Welding Vs. Riveting: Which Should You Choose?

Share on facebook
Facebook
Share on google
Google+
Share on twitter
Twitter
Share on pinterest
Pinterest
Share on tumblr
Tumblr

One of the most useful properties of metal is how malleable it can be under the right circumstances. Either rolled into sheets, shaped into tubes, or folded into beams, metal has a variety of purposes that can easily be fulfilled by their design.

However, for more complex structures, it’s necessary to have a joint of some kind as to attach two pieces of metal together. There are two common ways to do this: either by welding or riveting. Each has its own advantages and disadvantages, so before you call the nearest mobile welding service, you might want to take a look at the rest of this article.

What is riveting?

See those tiny studs on the beams and sides of bridges? Those raised pieces of metal are called rivets. Think of them as bigger and more sophisticated nails for buildings – they hold them together and protect them from falling apart to things like shearing forces (the best example would be to think of two cards on top of a deck sliding in different directions.)

Rivets have been a popular joint option before welding was invented, mainly because it relied on physics and numbers in order to hold things together. Ships, automobiles, medical equipment, and even buildings like the Eiffel Tower were constructed with the help of rivets. Since the process of applying it was simple enough, it could be used en-masse without too much requirement in terms of attachment.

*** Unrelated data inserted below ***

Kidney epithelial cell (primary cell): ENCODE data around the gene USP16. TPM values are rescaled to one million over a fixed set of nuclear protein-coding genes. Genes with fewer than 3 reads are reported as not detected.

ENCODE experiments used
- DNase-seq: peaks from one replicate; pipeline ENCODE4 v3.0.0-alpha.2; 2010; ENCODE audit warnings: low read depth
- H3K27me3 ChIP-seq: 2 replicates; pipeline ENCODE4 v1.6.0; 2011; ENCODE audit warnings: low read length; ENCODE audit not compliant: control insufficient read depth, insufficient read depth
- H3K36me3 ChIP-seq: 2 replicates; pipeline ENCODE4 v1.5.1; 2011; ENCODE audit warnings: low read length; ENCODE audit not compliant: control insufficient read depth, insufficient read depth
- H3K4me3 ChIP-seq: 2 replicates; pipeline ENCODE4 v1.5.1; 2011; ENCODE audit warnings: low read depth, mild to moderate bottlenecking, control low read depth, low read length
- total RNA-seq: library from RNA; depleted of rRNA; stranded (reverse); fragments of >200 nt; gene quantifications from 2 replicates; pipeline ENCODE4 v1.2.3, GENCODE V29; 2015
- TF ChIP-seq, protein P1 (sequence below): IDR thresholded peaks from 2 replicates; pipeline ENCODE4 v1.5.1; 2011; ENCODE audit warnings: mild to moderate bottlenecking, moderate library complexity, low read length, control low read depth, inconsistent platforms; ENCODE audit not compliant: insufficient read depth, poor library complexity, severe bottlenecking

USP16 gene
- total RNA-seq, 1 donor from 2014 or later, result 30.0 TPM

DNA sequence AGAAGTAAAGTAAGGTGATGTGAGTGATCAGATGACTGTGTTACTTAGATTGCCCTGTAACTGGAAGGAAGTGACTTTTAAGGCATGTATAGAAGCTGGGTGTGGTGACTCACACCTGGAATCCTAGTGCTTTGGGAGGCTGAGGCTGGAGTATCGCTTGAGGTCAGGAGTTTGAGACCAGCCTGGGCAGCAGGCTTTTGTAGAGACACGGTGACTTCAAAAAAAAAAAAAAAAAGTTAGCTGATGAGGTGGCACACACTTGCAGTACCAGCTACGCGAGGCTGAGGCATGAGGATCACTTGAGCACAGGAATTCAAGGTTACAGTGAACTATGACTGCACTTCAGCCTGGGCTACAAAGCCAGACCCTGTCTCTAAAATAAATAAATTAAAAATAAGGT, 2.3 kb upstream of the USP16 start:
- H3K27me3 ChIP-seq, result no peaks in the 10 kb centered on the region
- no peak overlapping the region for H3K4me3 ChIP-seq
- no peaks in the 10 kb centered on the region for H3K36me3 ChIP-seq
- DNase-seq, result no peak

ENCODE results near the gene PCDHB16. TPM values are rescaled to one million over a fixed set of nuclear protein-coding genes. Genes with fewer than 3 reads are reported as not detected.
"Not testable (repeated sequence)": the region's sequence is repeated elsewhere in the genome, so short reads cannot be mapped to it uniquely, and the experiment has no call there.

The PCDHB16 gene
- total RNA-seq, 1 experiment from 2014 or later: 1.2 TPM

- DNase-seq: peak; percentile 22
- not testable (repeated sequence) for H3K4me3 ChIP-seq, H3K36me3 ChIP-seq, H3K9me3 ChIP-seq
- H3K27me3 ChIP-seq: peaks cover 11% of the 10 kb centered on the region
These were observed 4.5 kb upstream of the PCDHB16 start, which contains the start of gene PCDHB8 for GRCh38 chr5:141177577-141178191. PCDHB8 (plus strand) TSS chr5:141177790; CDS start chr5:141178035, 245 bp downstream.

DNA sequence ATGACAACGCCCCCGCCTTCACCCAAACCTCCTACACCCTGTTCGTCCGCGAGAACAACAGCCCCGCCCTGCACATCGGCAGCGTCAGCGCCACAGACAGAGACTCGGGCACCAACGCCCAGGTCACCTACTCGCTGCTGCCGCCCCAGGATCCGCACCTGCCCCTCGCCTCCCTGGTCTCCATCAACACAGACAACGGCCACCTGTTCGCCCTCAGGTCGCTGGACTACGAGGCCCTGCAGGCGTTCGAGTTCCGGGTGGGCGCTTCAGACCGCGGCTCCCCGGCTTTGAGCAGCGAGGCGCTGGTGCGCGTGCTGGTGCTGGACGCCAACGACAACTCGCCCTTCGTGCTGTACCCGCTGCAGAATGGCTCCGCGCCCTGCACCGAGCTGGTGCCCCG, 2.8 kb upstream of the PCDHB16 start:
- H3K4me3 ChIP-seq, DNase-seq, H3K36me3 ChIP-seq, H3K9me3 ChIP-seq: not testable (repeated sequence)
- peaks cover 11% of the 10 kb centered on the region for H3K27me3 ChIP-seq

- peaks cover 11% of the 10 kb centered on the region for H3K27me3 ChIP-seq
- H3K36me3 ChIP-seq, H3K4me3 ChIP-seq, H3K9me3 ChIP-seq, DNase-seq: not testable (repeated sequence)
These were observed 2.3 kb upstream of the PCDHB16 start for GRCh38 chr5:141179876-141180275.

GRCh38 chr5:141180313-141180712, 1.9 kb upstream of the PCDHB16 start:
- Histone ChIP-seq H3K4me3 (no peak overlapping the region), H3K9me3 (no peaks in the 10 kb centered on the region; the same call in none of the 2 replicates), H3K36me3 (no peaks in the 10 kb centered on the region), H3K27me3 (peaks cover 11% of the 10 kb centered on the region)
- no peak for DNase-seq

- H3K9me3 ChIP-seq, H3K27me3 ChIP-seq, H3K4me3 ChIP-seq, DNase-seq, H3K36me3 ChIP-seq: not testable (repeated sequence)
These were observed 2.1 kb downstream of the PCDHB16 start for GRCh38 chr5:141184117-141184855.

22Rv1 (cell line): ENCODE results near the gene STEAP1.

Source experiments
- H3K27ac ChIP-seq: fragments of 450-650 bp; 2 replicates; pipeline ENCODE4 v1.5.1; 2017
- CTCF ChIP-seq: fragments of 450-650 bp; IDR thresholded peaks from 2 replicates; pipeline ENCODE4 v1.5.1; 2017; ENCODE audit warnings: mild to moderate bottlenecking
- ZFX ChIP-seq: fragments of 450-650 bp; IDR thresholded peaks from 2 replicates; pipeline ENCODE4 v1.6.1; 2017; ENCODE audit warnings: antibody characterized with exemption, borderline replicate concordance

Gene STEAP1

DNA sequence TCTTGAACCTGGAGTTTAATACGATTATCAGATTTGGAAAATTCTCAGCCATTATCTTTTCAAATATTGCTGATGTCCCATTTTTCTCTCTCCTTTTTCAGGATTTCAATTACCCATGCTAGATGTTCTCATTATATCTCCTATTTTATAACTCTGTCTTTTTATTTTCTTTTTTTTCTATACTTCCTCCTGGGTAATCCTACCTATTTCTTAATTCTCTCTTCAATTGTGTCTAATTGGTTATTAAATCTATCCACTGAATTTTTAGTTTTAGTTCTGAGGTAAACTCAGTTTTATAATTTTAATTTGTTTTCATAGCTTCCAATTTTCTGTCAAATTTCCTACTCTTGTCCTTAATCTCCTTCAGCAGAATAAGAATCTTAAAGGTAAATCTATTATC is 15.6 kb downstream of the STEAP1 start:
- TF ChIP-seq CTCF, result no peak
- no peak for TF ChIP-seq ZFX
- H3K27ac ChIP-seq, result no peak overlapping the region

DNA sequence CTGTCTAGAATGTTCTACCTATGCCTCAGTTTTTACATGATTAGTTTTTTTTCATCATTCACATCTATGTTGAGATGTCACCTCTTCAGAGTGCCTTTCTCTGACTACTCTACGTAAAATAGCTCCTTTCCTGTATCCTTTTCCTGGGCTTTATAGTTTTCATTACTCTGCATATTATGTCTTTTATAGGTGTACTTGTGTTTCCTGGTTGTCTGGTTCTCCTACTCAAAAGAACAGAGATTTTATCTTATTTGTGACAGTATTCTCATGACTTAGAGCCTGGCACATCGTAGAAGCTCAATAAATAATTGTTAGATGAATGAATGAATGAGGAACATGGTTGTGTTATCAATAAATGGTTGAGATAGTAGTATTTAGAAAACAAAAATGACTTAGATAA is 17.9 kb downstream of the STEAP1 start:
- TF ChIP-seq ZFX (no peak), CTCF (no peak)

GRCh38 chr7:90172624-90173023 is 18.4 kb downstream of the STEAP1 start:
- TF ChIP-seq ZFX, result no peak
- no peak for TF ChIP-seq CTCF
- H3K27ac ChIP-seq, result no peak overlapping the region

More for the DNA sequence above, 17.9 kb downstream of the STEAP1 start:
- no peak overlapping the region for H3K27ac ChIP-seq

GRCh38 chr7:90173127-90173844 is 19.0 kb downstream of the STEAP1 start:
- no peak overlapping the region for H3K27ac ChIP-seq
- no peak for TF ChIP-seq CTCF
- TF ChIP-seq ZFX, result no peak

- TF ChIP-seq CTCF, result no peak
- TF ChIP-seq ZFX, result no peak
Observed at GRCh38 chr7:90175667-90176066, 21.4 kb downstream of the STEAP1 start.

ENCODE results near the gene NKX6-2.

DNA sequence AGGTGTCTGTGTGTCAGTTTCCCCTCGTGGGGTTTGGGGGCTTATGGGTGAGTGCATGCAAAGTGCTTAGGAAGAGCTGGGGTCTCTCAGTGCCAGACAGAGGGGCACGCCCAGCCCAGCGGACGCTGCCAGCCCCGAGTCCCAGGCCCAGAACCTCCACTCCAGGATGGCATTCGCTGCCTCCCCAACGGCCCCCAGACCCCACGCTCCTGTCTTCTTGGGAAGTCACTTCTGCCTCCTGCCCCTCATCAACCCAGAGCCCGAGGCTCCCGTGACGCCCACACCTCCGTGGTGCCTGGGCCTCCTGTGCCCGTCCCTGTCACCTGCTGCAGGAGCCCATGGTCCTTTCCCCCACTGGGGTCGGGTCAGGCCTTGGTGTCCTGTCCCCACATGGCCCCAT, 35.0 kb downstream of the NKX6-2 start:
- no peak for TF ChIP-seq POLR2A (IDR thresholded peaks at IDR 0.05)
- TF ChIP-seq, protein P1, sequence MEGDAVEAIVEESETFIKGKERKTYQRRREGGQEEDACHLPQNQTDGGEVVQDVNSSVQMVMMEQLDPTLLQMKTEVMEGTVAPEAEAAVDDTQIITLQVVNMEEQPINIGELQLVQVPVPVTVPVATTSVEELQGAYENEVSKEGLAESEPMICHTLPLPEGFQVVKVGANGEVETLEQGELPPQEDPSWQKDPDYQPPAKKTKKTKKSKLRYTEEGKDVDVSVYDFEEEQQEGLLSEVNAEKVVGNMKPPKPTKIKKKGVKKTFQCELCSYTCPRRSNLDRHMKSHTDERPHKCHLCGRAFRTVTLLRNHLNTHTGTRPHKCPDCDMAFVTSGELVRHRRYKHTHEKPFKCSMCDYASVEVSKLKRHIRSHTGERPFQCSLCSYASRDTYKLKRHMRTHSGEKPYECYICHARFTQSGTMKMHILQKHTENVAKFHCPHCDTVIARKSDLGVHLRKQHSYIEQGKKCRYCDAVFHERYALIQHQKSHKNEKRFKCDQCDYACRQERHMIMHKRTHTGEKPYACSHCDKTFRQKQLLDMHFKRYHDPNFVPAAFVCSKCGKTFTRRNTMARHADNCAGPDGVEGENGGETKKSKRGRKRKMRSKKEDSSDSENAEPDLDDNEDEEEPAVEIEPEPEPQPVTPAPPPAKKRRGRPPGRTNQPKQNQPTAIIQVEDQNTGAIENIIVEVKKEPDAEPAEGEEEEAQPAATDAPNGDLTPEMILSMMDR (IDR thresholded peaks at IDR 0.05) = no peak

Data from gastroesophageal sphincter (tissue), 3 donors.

Man welding

The primary advantage of rivets is that they work very well with structures that experience a lot of shear force (like wings of airplanes, hulls of boats, or other similar kinds of sheet metal.) They’re easily applied via mechanical input and require little specialist tools. However, this is offset by their limits in their application, and the final output is often heavier than expected due to the rivets themselves having weight.

What is welding?

On the other hand, a weld relies on a source of heat like a welding torch in order to “melt” metal together in a joint. It’s a process that can be applied to almost any metal structure and has a variety of applications from home renovation to automobile repair.

Because of this process, the strength of a welded joint is often much greater than rivets, as the heat (or friction) securely bonds the two surfaces. Best suited for projects that require permanent joinery, welding has characterized much of the work that we do with metal today.

The primary advantage of welding is the changes it makes it the material. Welded metal is often extremely strong and weighs light, which can help reduce loads and prolong the lifespan of the welded materials. However, this is offset by the relatively high skill needed to do a good weld, as improper welding jobs cannot be repaired as easily as mistaken riveting.

Ultimately, the best way to decide whether or not you should rivet or weld a joint is to ask your local metalworker. There are different ways of joining two metal structures, and oftentimes, that will rely on a number of factors that you can’t necessarily see.

In case you haven't read yet

Scroll to Top